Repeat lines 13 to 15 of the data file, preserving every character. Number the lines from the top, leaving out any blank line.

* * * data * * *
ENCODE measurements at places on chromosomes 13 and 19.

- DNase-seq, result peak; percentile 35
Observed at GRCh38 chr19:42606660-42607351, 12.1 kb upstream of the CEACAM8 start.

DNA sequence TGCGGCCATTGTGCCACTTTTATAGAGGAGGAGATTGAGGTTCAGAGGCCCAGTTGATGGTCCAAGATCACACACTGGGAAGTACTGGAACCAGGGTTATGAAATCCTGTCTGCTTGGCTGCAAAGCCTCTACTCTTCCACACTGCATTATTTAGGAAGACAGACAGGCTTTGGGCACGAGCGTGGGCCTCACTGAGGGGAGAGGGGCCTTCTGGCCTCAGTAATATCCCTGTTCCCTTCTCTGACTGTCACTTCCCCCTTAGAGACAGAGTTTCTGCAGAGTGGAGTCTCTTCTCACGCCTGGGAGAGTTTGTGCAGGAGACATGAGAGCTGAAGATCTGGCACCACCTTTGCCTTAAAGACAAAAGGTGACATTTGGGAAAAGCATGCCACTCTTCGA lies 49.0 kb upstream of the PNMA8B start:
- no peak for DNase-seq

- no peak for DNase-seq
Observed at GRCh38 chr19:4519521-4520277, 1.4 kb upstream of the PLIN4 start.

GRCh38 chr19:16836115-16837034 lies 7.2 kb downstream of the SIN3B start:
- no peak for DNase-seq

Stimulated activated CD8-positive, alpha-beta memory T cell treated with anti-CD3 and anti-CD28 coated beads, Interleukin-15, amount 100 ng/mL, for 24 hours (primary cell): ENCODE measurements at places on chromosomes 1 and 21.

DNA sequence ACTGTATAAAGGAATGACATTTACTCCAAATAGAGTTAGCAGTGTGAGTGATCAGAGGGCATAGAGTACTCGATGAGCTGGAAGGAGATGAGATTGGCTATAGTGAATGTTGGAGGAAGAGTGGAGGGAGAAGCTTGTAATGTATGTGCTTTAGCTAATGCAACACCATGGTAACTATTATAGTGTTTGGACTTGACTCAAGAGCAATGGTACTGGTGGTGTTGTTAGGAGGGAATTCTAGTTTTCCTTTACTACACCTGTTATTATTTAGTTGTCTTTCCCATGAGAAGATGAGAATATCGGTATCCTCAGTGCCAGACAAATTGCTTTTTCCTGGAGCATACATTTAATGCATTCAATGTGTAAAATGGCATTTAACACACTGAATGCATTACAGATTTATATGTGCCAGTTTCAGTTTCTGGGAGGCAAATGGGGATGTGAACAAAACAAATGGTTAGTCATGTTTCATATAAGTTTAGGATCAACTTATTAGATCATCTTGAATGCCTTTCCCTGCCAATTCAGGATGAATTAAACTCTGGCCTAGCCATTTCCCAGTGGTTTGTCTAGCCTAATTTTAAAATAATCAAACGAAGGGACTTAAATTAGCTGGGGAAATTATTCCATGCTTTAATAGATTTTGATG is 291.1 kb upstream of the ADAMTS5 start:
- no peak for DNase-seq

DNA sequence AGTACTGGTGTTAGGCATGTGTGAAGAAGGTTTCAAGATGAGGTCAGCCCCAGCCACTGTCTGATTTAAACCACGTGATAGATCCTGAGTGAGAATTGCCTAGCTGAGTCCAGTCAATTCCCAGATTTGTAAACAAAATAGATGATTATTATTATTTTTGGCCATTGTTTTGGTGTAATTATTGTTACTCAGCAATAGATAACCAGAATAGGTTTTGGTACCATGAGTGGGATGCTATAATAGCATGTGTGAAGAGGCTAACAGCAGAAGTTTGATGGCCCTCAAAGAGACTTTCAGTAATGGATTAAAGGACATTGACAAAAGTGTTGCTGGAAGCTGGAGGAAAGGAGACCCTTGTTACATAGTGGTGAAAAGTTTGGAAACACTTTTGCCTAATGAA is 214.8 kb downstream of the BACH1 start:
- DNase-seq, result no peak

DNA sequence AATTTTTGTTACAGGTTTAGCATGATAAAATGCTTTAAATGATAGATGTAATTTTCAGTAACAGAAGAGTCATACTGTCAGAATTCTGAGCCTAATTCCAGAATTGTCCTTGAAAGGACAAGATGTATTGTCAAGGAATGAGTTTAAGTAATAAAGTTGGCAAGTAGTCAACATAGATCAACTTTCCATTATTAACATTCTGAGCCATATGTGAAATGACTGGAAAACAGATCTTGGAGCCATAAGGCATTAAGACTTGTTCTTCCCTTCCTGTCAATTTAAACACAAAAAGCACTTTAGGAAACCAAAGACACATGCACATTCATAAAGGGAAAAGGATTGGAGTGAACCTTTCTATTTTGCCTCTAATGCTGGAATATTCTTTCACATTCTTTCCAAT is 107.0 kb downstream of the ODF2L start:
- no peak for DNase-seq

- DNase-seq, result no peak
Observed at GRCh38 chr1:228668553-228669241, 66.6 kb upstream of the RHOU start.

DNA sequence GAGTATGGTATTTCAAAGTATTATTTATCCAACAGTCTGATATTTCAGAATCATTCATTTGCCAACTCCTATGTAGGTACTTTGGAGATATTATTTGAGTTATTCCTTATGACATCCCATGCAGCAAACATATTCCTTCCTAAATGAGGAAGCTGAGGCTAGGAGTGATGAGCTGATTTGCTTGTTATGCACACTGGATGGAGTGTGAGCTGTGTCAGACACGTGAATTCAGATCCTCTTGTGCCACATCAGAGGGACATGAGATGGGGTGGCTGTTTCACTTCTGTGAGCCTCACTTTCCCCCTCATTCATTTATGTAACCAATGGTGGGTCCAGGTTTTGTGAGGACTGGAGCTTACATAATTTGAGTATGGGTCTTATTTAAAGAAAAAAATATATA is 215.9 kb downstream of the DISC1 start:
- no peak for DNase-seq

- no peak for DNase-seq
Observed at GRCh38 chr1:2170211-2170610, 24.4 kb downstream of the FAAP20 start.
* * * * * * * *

DNA sequence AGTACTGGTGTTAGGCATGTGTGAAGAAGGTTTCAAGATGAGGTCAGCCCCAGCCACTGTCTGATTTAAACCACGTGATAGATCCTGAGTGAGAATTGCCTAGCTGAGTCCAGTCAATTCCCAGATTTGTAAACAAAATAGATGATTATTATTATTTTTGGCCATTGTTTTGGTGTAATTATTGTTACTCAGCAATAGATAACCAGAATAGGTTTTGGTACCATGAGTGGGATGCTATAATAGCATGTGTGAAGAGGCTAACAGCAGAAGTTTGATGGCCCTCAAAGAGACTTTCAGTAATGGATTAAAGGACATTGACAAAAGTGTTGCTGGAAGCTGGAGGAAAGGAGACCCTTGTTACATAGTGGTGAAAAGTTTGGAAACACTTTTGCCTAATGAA is 214.8 kb downstream of the BACH1 start:
- DNase-seq, result no peak

DNA sequence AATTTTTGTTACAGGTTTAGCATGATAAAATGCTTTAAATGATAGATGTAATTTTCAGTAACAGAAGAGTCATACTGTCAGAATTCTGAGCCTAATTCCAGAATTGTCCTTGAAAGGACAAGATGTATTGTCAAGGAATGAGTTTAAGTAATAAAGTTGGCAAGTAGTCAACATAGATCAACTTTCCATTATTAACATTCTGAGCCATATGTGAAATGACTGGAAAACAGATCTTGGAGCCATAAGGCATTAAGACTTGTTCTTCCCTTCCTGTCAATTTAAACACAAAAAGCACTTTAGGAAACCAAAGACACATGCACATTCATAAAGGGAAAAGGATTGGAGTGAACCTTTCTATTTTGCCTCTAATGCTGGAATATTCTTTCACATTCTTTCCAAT is 107.0 kb downstream of the ODF2L start: